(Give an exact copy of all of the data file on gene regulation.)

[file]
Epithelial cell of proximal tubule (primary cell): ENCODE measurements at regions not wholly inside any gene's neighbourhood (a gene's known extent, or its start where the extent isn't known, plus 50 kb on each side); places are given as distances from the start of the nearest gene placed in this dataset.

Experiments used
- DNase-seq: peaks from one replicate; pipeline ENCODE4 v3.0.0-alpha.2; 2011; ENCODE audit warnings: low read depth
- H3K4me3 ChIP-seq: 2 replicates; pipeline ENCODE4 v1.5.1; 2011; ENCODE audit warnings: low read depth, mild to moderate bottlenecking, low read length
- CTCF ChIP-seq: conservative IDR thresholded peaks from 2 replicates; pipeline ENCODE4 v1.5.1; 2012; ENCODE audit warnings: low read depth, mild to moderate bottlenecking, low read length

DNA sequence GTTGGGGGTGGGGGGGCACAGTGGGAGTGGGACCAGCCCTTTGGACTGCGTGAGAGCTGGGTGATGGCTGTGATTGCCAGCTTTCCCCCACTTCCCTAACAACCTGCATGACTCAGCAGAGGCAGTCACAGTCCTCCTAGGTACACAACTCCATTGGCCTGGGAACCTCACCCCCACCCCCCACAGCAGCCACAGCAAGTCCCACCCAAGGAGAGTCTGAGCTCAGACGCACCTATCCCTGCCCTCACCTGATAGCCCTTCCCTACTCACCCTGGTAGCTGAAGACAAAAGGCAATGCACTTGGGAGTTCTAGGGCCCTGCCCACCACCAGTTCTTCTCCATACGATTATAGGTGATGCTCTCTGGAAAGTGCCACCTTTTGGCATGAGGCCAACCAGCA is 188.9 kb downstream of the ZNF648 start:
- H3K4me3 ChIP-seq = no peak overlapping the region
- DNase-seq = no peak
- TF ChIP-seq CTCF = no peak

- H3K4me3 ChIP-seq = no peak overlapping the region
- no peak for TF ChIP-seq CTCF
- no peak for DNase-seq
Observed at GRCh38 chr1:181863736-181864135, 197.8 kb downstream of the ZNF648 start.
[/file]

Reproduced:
Epithelial cell of proximal tubule (primary cell): ENCODE measurements at regions not wholly inside any gene's neighbourhood (a gene's known extent, or its start where the extent isn't known, plus 50 kb on each side); places are given as distances from the start of the nearest gene placed in this dataset.

Experiments used
- DNase-seq: peaks from one replicate; pipeline ENCODE4 v3.0.0-alpha.2; 2011; ENCODE audit warnings: low read depth
- H3K4me3 ChIP-seq: 2 replicates; pipeline ENCODE4 v1.5.1; 2011; ENCODE audit warnings: low read depth, mild to moderate bottlenecking, low read length
- CTCF ChIP-seq: conservative IDR thresholded peaks from 2 replicates; pipeline ENCODE4 v1.5.1; 2012; ENCODE audit warnings: low read depth, mild to moderate bottlenecking, low read length

DNA sequence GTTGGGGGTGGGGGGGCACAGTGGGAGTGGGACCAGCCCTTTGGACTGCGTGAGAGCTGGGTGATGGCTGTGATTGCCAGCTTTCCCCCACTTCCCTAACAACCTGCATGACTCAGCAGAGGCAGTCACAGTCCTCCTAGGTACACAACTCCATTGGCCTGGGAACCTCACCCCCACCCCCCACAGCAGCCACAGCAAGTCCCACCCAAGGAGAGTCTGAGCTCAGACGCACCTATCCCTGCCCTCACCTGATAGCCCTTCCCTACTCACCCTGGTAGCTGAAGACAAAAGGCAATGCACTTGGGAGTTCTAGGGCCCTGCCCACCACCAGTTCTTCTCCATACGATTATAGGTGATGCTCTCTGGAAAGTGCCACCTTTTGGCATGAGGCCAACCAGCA is 188.9 kb downstream of the ZNF648 start:
- H3K4me3 ChIP-seq = no peak overlapping the region
- DNase-seq = no peak
- TF ChIP-seq CTCF = no peak

- H3K4me3 ChIP-seq = no peak overlapping the region
- no peak for TF ChIP-seq CTCF
- no peak for DNase-seq
Observed at GRCh38 chr1:181863736-181864135, 197.8 kb downstream of the ZNF648 start.